Britain braces for another increase in interest rates.

In Britain, consumer prices are rising at their fastest pace in three decades, prompting investors to prepare for something that hasn’t happened in more than 17 years: back-to-back interest rate increases by the Bank of England.

Markets are expecting a 25-basis-point increase to 0.5 percent when the central bank announces its latest policy decision later on Thursday. It comes after the annual inflation rate rose to 5.4 percent in December, the highest since 1992 and far exceeding the central bank’s target of 2 percent.

The fear is that businesses and consumers will begin to assume these cost increases will continue, causing workers to demand higher wages in response and businesses to continue to raise their prices, fueling a cycle that keeps inflation rates higher for longer.

“What monetary policy needs to do now is to temper the 2022 expectations for wage and price increases to prevent them from being embedded in the decision-making of firms and consumers,” Catherine Mann, a member of the bank’s rate-setting committee, said in January. She voted with seven others on the nine-person committee to raise rates at their last meeting, in December. The central bank needs to “lean against” expectations that could keep inflation rates higher than previously predicted throughout this year, she added.

Inflation isn’t expected to peak until April, after a government cap on gas and electricity bills is raised. Already, inflation has prompted concerns about a cost-of-living crisis in Britain, as the budgets of households, particularly low-income ones, are squeezed by the most rapid food price inflation in a decade, higher energy bills and other rising costs.

“There are some concerns about the hit to disposable income from the surge in inflation coming in the spring but this might just redouble the committee’s resolve to bring it back under control,” Brian Hilliard, the chief U.K. economist at Société Générale, wrote in a note to clients. He predicted that the bank would announce a rate increase on Thursday, and again in May and August.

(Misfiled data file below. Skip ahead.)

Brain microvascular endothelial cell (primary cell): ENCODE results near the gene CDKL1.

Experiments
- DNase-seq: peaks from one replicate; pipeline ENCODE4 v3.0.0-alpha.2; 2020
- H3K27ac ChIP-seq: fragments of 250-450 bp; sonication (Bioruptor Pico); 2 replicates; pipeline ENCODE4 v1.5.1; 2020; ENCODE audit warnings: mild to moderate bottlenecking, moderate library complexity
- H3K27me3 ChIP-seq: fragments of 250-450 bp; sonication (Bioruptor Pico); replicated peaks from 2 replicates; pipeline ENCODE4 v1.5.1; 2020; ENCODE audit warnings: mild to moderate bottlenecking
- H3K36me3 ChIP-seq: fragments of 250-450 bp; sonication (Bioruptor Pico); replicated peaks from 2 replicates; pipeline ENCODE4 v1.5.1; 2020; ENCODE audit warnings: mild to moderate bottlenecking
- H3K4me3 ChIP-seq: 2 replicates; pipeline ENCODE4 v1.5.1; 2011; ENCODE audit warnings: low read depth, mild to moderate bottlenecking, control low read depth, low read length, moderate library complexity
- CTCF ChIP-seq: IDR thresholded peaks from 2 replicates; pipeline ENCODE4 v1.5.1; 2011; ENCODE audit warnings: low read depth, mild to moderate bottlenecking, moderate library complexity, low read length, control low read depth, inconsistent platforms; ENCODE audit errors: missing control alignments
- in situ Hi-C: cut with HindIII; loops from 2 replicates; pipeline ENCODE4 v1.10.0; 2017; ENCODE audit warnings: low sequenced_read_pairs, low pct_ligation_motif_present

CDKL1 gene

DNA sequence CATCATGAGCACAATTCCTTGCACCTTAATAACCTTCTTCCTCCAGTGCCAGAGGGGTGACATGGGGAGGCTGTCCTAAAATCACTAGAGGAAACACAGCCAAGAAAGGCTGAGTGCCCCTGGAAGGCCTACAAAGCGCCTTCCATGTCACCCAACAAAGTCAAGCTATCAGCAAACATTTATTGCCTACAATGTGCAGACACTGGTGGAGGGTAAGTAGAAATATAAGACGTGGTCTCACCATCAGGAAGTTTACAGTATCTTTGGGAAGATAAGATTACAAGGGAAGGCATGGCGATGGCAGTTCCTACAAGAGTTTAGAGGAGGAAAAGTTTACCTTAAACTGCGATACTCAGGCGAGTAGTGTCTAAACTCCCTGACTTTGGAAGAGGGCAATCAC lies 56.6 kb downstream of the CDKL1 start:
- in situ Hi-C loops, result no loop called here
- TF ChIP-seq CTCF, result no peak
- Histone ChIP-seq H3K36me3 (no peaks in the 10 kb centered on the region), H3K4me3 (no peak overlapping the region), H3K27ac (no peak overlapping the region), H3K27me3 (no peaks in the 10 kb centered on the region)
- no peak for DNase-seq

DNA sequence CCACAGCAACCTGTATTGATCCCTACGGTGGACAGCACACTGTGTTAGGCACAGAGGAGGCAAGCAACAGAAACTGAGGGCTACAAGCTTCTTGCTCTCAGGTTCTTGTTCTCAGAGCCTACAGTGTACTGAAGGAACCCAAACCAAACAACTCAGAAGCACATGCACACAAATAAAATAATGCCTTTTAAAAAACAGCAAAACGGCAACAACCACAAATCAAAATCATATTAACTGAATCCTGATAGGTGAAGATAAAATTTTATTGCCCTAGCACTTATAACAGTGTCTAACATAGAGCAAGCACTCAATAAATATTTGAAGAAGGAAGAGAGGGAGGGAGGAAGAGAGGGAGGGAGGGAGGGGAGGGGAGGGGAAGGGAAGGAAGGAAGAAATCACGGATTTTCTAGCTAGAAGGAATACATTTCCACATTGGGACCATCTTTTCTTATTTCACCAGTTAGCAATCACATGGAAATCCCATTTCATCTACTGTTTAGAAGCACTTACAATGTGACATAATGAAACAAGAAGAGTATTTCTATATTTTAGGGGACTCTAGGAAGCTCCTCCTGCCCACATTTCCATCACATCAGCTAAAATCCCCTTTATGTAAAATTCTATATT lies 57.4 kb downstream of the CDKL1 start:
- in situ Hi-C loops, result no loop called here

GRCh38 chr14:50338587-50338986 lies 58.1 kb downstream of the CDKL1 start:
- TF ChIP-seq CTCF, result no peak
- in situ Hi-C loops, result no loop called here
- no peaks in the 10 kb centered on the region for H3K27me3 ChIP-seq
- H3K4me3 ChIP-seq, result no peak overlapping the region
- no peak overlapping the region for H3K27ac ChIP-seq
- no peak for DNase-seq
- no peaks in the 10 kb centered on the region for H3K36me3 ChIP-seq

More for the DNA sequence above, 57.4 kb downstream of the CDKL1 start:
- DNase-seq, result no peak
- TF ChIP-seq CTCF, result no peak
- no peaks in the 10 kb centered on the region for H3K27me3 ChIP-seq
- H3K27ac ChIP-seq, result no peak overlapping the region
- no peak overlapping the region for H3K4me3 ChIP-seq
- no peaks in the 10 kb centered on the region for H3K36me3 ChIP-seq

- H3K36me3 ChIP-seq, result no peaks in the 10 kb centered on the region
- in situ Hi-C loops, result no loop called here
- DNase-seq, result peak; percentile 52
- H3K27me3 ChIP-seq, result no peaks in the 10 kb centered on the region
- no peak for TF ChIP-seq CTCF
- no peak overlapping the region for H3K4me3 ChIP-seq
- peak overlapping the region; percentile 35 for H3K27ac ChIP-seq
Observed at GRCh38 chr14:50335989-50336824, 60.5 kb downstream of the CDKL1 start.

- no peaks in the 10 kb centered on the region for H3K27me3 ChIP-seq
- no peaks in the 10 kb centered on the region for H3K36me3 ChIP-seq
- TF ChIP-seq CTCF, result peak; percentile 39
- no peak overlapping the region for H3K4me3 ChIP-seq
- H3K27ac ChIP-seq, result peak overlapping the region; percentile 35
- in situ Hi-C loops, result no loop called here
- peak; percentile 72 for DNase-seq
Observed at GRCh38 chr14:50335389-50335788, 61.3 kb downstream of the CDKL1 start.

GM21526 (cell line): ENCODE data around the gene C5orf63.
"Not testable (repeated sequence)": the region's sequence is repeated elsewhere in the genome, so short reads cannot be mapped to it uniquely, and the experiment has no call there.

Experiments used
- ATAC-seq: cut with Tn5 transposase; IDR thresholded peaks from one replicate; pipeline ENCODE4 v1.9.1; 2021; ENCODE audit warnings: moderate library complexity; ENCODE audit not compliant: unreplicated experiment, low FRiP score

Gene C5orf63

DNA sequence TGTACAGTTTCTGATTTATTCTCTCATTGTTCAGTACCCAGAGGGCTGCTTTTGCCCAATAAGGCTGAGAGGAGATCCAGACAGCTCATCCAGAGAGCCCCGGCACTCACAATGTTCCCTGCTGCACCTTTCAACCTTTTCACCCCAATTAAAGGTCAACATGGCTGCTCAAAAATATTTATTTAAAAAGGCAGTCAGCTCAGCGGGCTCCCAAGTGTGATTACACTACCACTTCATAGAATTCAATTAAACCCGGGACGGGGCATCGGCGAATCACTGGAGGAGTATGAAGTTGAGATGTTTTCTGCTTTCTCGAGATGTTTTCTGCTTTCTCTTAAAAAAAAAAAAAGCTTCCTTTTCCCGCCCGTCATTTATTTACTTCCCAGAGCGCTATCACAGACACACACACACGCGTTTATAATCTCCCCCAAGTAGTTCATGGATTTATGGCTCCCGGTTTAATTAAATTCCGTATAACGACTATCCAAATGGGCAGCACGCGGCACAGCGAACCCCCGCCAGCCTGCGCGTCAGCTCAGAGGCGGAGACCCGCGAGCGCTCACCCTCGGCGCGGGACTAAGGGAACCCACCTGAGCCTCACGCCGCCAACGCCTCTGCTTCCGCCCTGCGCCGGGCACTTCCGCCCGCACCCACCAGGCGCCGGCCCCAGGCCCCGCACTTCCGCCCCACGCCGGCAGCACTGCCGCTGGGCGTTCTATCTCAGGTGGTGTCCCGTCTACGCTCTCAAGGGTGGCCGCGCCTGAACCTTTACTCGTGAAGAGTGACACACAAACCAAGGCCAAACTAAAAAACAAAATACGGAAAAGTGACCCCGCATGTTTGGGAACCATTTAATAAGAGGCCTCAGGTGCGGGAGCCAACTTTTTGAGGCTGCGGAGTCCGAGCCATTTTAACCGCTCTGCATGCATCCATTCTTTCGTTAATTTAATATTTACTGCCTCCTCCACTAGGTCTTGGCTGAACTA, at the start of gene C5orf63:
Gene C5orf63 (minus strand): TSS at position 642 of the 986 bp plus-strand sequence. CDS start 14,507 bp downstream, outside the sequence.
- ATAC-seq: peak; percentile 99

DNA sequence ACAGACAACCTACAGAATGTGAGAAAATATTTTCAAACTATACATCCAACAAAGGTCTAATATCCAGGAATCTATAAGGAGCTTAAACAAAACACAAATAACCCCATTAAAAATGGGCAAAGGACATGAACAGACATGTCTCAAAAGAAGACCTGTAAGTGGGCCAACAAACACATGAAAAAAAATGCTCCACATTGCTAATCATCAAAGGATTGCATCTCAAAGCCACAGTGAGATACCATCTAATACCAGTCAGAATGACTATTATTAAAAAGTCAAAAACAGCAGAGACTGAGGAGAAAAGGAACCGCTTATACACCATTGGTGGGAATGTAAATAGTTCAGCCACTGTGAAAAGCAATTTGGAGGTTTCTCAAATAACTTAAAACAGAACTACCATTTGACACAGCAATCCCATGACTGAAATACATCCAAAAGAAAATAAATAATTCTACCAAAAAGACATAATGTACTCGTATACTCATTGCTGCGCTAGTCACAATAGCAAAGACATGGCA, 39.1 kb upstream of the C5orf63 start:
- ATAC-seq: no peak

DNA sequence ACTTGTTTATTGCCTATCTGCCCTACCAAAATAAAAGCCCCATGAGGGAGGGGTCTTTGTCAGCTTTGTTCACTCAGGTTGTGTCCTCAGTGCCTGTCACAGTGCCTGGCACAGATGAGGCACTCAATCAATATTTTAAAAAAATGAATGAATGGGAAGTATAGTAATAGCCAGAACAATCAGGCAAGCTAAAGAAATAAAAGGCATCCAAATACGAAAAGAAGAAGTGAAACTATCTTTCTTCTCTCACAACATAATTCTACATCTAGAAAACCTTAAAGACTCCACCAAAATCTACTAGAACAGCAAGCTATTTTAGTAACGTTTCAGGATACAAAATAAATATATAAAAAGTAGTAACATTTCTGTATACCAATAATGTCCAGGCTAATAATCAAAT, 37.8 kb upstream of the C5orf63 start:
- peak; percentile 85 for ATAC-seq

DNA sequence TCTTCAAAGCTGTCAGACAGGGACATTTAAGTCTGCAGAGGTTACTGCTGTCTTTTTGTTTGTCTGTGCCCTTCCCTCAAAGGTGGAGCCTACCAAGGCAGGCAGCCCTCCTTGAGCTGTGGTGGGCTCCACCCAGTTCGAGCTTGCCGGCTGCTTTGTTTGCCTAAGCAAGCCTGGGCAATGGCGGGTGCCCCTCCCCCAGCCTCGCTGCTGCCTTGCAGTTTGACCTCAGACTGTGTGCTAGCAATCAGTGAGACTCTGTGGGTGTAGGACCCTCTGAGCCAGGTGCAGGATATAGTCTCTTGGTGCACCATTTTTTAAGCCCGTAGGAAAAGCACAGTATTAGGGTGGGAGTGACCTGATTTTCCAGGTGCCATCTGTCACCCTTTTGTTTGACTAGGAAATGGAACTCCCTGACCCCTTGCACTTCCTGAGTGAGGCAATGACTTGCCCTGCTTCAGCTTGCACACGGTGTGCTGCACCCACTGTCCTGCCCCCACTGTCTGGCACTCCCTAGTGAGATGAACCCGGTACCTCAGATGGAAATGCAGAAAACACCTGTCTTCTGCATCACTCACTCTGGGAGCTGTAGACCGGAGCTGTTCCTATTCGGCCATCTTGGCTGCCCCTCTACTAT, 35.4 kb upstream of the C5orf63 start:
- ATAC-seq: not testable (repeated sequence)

Inflation is quickening in the United States and Europe as well. Last week, the Federal Reserve has signaled it will begin raising rates soon, possibly as soon as next month. Later on Thursday, the European Central Bank will announce its latest policy decision after inflation in the eurozone rose to 5.1 percent in January. Economists had expected the rate to decline.

The Bank of England on Thursday will also publish updated economic and inflation forecasts. In December, the bank said that the quickly spreading Omicron variant, government measures to control the virus and voluntary social distancing would slow the recovery in December and early this year.

Still, policymakers and investors have been more keenly focused on the path of inflation. As recent readings have beat expectations, markets have priced in about four more increases this year. But the Bank of England has surprised market participants twice recently — in November, when it didn’t raise interest rates, and in December, when it did.

The 15-basis-point increase to 0.25 percent in December was the first in three and a half years. That came one day after the central bank completed its latest bond-buying program, bringing the total stock of government and corporate bonds it holds to £895 billion.

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